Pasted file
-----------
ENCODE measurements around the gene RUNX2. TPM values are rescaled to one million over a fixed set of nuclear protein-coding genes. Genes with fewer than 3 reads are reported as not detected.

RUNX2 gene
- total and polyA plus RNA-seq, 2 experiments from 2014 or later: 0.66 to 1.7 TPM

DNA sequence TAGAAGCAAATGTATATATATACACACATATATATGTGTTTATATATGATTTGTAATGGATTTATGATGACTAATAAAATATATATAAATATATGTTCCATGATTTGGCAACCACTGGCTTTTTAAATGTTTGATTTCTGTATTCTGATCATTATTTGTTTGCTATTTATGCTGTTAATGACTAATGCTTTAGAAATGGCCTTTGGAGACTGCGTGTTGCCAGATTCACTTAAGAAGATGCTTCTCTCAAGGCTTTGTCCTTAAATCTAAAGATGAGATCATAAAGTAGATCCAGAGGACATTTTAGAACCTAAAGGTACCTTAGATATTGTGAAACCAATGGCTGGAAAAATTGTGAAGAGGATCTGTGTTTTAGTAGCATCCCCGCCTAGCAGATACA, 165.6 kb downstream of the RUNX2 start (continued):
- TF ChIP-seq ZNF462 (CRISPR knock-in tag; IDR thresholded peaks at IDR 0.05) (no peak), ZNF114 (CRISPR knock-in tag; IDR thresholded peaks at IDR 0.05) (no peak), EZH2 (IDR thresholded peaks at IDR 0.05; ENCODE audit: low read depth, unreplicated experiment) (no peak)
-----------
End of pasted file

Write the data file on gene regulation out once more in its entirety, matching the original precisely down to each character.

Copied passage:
ENCODE measurements around the gene RUNX2. TPM values are rescaled to one million over a fixed set of nuclear protein-coding genes. Genes with fewer than 3 reads are reported as not detected.

RUNX2 gene
- total and polyA plus RNA-seq, 2 experiments from 2014 or later: 0.66 to 1.7 TPM

DNA sequence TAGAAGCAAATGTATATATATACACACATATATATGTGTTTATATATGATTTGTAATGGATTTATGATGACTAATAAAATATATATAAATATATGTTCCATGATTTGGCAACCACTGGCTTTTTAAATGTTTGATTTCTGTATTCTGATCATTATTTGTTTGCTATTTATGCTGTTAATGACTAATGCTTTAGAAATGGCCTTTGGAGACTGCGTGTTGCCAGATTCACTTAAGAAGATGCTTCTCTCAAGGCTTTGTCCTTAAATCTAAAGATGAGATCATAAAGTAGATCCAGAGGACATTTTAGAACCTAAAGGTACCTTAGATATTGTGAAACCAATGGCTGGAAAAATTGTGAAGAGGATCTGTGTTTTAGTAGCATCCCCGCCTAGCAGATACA, 165.6 kb downstream of the RUNX2 start (continued):
- TF ChIP-seq ZNF462 (CRISPR knock-in tag; IDR thresholded peaks at IDR 0.05) (no peak), ZNF114 (CRISPR knock-in tag; IDR thresholded peaks at IDR 0.05) (no peak), EZH2 (IDR thresholded peaks at IDR 0.05; ENCODE audit: low read depth, unreplicated experiment) (no peak)